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Wheyward Bound Cheesemaking Club of Sonoma County Message Board › Making Mysost/Gjetost

Making Mysost/Gjetost

A former member
Post #: 1
Making Mysost/Gjetost

Before we get started…
Mysost (pronounced my-toast) is made from Cow’s milk, requires less cream and is milder in taste. Gjetost (pronounced get-toast) is made from Goat’s milk and requires more cream, and has a sharper flavor. Of course you can blend the types of whey, and sometimes, I’ll even fold in an old batch of Mysost with the new batch, if I have any lefty!

The taste profile changes depending on the type of cheese you are making as well. The batch I brought to the meeting was made from Parmesan made with Lipase. So it has a very warm almost buttery taste to it. If you are making this with Brie whey, it will be more savory and umami. With Cheddar Whey, it has a sharp tang to it. If you’re making a cheese that is ripening in the whey over several hours (Chevre) or overnight (Belper Knolle- you can find this recipe here: https://www.cheesemak...­ I adore this recipe!), it will have a very yogurty taste to it.

You can make this after you’ve made whey ricotta, but it will be a darker color, and more pungent, which can require more cream to get the taste where you want it to be, depending on how salty, sharp and pungent you’d like the cheese to become.

I make mine in the crockpot, and finish on the stove. It takes a bit longer, but it saves you babysitting time on the stove, and money in electricity and gas! These directions will be how I make mine, but if you do this on the stove, it’s essentially the same process, but would go faster (6-10 hours) because you have more control over the heat.

This stores quite easily, and is a very forgiving recipe. I usually start mine on Saturday evening (after my weekly cheesemaking adventure), and add the whey until it’s all in the crock pot (usually on Sunday morning/lunchtime). The cheese is usually ready for steps 5-13 on Sunday evening or Monday morning, depending on how hot the crockpot is, and the ambient room temperature. Don’t let it take longer than 4 days to make, of the taste will sour, and it won’t congeal right.

My favorite way to eat this is on buttered bread, apple slices, on a banana or Ritz crackers. But it’s great on and in everything! The next batch I make, I’ll add pictures so that you can see the progression of the whey.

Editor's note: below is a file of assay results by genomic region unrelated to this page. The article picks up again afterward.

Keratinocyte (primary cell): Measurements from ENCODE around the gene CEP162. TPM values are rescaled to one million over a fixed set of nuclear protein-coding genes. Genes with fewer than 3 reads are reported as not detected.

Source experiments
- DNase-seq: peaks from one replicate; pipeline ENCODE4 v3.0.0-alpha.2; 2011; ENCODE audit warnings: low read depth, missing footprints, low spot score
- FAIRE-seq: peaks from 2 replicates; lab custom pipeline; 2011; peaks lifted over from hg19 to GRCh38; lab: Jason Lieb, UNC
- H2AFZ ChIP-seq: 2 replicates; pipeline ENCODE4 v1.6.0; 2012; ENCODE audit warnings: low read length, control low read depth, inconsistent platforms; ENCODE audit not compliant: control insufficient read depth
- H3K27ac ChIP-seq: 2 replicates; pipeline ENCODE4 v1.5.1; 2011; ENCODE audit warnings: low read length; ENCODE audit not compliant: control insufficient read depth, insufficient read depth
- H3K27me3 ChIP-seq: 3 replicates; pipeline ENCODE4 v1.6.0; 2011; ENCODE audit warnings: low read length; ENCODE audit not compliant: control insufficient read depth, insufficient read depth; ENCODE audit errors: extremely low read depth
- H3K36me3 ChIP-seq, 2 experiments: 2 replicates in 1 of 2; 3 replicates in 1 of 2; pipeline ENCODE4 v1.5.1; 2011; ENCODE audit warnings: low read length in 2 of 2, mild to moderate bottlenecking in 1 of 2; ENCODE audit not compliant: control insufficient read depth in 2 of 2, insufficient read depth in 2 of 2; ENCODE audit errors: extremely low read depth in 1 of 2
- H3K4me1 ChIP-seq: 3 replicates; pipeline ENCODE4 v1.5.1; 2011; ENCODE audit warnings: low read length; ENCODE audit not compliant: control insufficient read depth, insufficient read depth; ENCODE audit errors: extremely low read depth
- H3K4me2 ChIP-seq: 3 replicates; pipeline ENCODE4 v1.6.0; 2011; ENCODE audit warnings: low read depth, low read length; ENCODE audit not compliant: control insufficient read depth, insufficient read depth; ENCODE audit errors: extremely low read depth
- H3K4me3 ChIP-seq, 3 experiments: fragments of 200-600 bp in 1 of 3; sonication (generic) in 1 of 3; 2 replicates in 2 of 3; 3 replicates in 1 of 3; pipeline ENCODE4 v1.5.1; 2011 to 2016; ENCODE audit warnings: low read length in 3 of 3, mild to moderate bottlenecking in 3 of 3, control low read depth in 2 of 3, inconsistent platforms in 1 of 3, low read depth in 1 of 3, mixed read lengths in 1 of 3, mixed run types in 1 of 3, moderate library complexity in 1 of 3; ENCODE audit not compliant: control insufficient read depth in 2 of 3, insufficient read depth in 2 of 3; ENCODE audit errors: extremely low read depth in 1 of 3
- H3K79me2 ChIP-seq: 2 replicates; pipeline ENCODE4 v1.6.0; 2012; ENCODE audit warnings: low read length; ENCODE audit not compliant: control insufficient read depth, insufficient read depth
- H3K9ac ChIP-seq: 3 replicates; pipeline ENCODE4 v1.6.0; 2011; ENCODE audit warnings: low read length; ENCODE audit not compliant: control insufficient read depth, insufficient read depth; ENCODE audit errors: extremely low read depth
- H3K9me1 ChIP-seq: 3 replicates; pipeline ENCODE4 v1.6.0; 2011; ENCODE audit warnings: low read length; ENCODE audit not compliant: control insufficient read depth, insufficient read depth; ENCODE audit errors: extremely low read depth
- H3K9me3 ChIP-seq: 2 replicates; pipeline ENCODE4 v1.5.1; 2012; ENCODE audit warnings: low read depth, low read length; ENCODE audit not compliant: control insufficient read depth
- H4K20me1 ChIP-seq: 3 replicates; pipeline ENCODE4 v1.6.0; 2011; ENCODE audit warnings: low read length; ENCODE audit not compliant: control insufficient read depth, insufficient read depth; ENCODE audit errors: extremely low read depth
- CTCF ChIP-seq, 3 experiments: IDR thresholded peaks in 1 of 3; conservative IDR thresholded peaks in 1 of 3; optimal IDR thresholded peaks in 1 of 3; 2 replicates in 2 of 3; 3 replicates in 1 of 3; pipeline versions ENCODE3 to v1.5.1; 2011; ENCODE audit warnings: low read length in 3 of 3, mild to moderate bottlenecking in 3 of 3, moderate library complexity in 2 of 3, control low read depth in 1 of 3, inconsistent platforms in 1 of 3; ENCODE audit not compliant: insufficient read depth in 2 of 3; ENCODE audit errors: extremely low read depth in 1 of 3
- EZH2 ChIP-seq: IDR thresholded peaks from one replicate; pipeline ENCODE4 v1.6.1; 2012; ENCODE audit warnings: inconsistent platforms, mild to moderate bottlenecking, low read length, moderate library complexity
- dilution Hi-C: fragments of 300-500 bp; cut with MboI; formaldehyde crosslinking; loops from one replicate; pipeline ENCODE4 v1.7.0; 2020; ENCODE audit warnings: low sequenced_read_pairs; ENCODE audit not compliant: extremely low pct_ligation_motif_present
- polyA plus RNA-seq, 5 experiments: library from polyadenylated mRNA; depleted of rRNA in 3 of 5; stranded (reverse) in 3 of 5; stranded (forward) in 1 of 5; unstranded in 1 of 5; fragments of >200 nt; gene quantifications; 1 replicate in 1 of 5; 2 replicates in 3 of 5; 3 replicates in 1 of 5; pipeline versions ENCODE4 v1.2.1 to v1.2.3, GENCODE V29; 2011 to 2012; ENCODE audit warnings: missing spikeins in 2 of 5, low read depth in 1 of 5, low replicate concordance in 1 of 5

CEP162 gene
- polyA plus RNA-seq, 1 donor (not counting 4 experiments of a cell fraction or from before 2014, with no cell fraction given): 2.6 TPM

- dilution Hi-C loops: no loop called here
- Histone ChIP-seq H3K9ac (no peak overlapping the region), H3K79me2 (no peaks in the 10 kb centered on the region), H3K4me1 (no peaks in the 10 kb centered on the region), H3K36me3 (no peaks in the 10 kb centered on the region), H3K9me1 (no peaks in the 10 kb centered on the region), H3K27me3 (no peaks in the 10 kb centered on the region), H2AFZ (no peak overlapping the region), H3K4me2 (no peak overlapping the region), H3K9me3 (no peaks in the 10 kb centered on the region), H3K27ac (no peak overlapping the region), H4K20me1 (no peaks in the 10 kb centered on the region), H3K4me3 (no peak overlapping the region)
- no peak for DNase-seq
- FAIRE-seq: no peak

Ingredients & tools:
-Whey from cheesemaking (I typically have 1 2/3 gallon left)
-Heavy Cream (I usually add about 1-1.5 cups)
-Ice
-Water
-Immersion blender
-Waxed paper lined dish/bowl/casserole pan
-slow cooker
-medium size pot
-Spatula

Steps:
1. Once you are done with your whey, pour as much into your crockpot as you can, and turn it to high. Leave the lid off, so that the liquid can evaporate.
2. Stir periodically, and scrape any of the curd or foam that sticks to the sides of the crockpot back in. (You will notice that as this cooks, the curd will start to separate from the whey, this is okay. Stir is back in, and don’t worry about the clumps.)
3. As the liquid evaporates, add more whey in, until you’ve added all the whey you have intended to use for this project.
4. Continue to cook the liquid until it has reached a stew like consistency.
5. Transfer all the liquid to the pot, and cook on the stove on medium to medium-high, stirring frequently to avoid the mixture burning. It will still be lumpy. Watch for it boiling over, and reduce heat as necessary.
6. It will start to take on a caramel like color, and be much thicker, like melted ice cream. Add heavy cream now to taste (start small, stir, taste as add more as needed).
7. Continue to boil this down, stirring frequently until you can see the bottom of the pot when you stir it, much like caramel or a thick gravy.
8. Prepare an ice water bath (I do this in my crockpot to wash less dishes).
9. Check your taste again, and add more cream if needed. (Be careful, the more cream you add, the less easily it will form into blocks).
10. Once you’ve reached the desired consistency (there will still be lumps, but it will be thick like pudding, caramel or thick gravy) and taste (by adding heavy cream), immediately turn off the heat, and rest the pot in the ice bath.
11. Stir frequently, and once it had cooled for a bit (no longer molten hot, use your immersion blender to smooth out the Mysost into a pudding like texture (do NOT skip this step! If you blend too late or not at all, you will have sugar crystals form, and they will create an off taste and texture).
12. Let the mixture cool until it is no longer hot to the touch, and then pour into your wax lined bowl/casserole pan.
13. Refrigerate overnight or up to 24 hours to allow it to congeal. (You can start eating this right away if you like!).
JulieEcho
julieecho
Rohnert Park, CA
Post #: 11
I have been thinking about this cheese since I first tried, when you brought it to the meetup. Thanks for posting the recipe. I am curious to give this recipe a try.
JulieEcho
julieecho
Rohnert Park, CA
Post #: 13
I made the Belper Knolle recipe in the link you provided. It was a huge hit for every body who tried. I plan to make it for the holidays as a gift. Thanks for the inspiration to make a recipe without ever trying it.
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